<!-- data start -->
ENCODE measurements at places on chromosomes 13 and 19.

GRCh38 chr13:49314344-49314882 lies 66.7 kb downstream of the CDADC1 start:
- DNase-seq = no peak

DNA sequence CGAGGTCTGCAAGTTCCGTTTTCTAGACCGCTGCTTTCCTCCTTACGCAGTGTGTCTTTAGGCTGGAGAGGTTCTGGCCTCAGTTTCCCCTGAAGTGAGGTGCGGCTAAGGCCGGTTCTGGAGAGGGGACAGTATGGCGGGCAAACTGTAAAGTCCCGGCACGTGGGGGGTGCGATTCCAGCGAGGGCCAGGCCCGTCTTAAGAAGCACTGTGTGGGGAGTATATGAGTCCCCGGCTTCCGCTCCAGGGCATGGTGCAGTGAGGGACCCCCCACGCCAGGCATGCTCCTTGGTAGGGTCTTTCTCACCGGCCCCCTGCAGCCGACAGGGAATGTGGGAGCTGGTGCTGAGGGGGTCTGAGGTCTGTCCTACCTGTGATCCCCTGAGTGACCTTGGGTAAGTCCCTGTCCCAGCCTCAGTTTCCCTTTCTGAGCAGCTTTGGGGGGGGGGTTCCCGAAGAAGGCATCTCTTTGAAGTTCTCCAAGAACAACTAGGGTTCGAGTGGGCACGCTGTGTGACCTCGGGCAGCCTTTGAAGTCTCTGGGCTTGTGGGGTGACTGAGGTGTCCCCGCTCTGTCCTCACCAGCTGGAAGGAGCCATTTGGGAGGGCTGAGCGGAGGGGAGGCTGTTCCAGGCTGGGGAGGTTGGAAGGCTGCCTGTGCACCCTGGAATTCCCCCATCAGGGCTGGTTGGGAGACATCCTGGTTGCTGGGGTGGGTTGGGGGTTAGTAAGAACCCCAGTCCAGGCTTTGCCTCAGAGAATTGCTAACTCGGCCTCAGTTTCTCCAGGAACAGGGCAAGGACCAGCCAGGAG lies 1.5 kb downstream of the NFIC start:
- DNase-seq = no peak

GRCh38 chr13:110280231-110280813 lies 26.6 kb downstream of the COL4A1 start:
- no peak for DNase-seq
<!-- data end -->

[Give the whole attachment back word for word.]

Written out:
ENCODE measurements at places on chromosomes 13 and 19.

GRCh38 chr13:49314344-49314882 lies 66.7 kb downstream of the CDADC1 start:
- DNase-seq = no peak

DNA sequence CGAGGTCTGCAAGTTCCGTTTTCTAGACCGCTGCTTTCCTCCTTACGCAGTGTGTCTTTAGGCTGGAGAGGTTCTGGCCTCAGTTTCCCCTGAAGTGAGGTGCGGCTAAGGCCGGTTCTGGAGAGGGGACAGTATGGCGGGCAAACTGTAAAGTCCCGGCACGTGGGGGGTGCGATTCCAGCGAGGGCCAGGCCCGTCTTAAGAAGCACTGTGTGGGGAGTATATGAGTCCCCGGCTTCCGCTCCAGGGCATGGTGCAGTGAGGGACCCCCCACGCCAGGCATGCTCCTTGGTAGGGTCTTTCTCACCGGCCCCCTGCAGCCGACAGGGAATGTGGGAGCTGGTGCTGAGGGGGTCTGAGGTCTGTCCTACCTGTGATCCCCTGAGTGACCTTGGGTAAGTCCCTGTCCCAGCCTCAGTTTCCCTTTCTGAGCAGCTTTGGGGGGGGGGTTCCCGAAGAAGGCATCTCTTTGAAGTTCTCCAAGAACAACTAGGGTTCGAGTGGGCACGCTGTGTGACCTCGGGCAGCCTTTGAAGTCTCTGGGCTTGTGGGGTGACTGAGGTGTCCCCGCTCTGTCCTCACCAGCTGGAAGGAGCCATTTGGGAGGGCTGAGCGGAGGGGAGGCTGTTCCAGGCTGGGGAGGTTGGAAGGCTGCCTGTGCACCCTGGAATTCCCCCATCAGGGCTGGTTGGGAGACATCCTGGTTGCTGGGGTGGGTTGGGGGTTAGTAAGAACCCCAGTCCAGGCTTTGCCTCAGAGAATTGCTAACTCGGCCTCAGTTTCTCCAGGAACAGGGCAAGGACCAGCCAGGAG lies 1.5 kb downstream of the NFIC start:
- DNase-seq = no peak

GRCh38 chr13:110280231-110280813 lies 26.6 kb downstream of the COL4A1 start:
- no peak for DNase-seq